Director Cameron Crowe really is, in my opinion, one of the finest writer/directors working today. Even at his lightest - "Singles", let's say - there's a fine amount of a lot of different wonderful elements; great character detail; realistic human emotions that aren't yanked around by plot devices; interesting settings and, as per usual for a film from a former Rolling Stone writer, great music. "Say Anything" was released in 1989 and it was an impressive way to end off the eighties, a film that clearly attempted to revitalize the eighties teen comedy - a film that was still funny and still romantic, but one that remained more personal and more substancial.
The film stars John Cusack as Lloyd Dobler, a high school senior who seems intelligent and nice, but doesn't seem to have much in the way of plans aside from the fact that he's really good at kickboxing. After graduation day, he decides to ask out the girl he's been into: Diane Court (Ione Skye), a beautiful girl with plans and potential: she has a scholarship to a school in England and a father (John Mahoney) who dislikes the aimlessness he sees in Lloyd - yet, there are things unsaid about the father's business decisions that could effect all three.
Although Crowe had written "Fast Times At Ridgemont High" and a little-seen teen film called "Wild Life", "Say Anything" was the first time that Crowe had stepped into the director's chair, assisted by famed producer James L. Brooks. Crowe's visual style remains somewhat basic, but there's something wonderful about the way that he offers warm and engaging imagery, yet lets the actors do great things with great dialogue; the music also helps set the scene well.
It also helps that, especially in this case, he'd brought together actors with terrific chemistry. John Mahoney, Lili Taylor and Cusack's long-time friend Jeremy Piven are all part of the Chicago acting scene and really work flawlessly off one another in their scenes. Cusack and Skye also have superb chemistry with each other, which is discussed in further detail by the two on the DVD's commentary track.
VIDEO: 20th Century Fox has given "Say Anything" a very pleasant new 1.85:1 anamorphic widescreen presentation. Laslo Kovacs' pleasing and vivid cinematography is offered nicely here; sharpness and detail are generally very good, although there were a few slight instances of softness on occasion throughout the movie.
There's little to be concerned about throughout the presentation. Some very slight grain is visible at times, but I really found it very minor. The print used is in excellent condition, with only the most minimal speck visible once or twice. No edge enhancement was seen and pixelation was absent. Colors look fairly natural, if a little subdued.
SOUND: "Say Anything" recieves a new Dolby Digital 5.1 soundtrack from Fox for this release. Certainly, I doubt anyone is going to go into this with expectations of an agressive new soundtrack and they would be right not to expect one. Yet, this is a very pleasant effort that opens up the music and does provide light surround use. Audio quality is enjoyably crisp and clear, if not exceptional.
MENUS: Very enjoyable main menu, with slight film-themed animation.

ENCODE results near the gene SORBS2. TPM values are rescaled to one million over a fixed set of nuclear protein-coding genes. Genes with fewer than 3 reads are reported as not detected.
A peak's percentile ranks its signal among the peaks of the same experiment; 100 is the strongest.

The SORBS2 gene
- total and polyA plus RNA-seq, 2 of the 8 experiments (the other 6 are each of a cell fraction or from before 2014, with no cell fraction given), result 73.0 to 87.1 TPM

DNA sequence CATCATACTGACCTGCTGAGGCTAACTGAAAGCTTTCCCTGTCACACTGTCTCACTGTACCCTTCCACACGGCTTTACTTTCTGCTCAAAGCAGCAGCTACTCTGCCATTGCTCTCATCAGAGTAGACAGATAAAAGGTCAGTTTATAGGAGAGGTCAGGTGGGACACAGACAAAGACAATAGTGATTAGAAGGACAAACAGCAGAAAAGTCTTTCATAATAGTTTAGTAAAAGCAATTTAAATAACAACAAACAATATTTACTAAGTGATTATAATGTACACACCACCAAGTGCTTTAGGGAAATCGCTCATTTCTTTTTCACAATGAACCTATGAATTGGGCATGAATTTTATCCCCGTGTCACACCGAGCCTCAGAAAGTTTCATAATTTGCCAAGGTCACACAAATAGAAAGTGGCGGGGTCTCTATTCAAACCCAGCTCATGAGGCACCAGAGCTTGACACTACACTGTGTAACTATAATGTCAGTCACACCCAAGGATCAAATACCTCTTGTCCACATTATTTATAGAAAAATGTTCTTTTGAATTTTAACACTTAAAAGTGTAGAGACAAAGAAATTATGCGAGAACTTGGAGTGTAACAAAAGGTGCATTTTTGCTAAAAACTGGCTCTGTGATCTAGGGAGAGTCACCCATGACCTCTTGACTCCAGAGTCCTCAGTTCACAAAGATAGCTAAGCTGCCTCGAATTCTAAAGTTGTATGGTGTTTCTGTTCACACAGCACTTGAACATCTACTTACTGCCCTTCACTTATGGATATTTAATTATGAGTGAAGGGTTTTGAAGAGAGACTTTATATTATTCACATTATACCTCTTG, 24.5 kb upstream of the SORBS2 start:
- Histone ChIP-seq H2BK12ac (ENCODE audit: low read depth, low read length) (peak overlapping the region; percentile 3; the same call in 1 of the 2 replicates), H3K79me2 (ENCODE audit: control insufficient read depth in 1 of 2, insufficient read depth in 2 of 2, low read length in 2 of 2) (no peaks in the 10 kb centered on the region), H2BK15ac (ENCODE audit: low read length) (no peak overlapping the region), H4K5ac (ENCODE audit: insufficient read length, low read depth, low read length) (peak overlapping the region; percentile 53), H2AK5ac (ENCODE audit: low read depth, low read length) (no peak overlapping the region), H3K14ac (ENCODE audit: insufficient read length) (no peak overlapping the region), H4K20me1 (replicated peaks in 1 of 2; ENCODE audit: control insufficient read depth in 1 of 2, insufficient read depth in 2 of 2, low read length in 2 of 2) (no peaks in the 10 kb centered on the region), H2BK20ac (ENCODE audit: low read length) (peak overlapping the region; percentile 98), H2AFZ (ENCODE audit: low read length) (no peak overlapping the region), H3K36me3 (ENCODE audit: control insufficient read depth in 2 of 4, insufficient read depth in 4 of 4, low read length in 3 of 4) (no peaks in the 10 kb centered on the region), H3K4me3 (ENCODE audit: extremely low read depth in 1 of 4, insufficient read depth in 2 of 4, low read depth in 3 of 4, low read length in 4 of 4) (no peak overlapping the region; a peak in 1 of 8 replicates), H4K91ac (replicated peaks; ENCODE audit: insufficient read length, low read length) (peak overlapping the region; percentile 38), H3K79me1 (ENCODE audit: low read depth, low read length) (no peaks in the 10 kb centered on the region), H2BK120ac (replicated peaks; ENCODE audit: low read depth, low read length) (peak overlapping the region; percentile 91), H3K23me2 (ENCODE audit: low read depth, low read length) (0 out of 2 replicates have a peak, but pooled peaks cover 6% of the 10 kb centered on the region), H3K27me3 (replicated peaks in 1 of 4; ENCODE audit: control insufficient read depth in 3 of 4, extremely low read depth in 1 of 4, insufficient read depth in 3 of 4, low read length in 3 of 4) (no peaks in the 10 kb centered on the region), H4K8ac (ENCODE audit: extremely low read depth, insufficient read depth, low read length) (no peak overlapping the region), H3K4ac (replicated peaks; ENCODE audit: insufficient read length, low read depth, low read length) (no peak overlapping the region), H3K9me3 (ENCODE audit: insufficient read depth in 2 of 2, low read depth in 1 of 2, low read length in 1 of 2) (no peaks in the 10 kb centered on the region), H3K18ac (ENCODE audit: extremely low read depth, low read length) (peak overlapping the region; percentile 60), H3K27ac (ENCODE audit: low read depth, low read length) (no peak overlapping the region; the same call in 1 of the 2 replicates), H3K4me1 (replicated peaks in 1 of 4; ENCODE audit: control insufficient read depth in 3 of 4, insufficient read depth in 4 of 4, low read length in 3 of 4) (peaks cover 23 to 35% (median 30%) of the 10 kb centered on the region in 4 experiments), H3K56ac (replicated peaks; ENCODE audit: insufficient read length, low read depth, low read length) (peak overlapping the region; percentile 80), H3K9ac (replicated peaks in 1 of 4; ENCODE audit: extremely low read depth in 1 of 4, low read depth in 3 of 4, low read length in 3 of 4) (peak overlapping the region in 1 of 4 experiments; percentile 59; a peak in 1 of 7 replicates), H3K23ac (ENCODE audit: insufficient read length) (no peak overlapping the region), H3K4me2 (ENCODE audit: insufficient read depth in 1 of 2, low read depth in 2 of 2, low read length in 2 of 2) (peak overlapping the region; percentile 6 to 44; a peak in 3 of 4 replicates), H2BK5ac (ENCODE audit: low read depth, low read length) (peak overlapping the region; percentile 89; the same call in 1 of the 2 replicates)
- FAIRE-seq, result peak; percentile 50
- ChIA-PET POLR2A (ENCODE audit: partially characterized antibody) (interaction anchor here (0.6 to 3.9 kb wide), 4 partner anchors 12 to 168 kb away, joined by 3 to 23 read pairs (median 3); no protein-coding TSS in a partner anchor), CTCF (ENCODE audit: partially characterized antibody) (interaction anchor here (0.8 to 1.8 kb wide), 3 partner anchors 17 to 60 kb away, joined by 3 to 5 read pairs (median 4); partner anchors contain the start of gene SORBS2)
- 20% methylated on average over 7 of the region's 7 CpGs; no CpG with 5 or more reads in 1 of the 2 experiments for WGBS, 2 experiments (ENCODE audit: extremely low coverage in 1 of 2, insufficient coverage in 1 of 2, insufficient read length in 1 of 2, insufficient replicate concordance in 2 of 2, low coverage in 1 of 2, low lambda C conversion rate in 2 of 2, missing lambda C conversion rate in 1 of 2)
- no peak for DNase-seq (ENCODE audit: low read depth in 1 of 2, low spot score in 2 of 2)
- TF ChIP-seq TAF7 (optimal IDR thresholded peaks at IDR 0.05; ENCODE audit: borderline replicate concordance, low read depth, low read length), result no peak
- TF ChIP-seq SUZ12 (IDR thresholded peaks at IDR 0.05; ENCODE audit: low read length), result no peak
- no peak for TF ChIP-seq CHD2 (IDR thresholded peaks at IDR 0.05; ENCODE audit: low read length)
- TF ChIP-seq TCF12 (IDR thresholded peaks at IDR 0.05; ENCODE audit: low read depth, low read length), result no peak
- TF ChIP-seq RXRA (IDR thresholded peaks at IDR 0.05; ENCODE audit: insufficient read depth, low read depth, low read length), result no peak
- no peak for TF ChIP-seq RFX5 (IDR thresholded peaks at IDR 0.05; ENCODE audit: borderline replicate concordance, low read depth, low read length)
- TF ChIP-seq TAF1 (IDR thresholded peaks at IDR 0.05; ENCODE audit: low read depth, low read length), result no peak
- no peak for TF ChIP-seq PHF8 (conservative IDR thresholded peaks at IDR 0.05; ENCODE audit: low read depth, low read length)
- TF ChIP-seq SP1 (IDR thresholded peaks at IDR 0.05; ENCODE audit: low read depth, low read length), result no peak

Commentary: This is a commentary from director Cameron Crowe, actress Ione Skye and actor John Cusack. The commentary includes something that I've never seen before on a disc - a 21-minute opening discussion from the three that takes place while production photos play out on-screen. It's a really wonderful way to cover back-story about interesting topics; we hear some terrific stories about how the three met and how the project came about. After this opening, we are taken into the film proper and the three provide a fantastic discussion of the movie itself. Crowe recently provided an excellent commentary for "Almost Famous"; his way of discussion is interesting - there's a certain mellow goofyness to the way he speaks, but there's a lot of intelligence and insight in his comments.
The three seem to be having a great time together and, although Crowe certainly provides the majority of the comments, Cusack and Skye really do contribute a lot of very enjoyable chat about how they approached their performances and how good their chemistry became during the making of the movie. This is definitely one of the best commentaries that I've heard in quite a while.
Alternate/Extended/Deleted Scenes: The disc offers no less than 10 deleted scenes, 13 extended scenes and 5 alternate scenes. While the back of the box states that Crowe offers commentary during the alternate scenes, this feature seems to have been scrapped at the last moment or never done, as it's nowhere to be found here. Still, the quality of these alternate scenes, presented in anamorphic widescreen with production sound, is still quite good.
Also: A short promotional featurettes, a group of trailers and TV spots and Crowe's personal photos from the film.
Final Thoughts: "Say Anything" is certainly one of the best of Crowe's group of marvelous writer/director efforts and is rightly often recognized as a classic in its genre. Fox has certainly realized demand for a very nice special edition of the movie and provided one with a nice presentation of the film itself, as well as exceptional supplements. Highly Recommended and nicely priced at $19.99.
The Film ****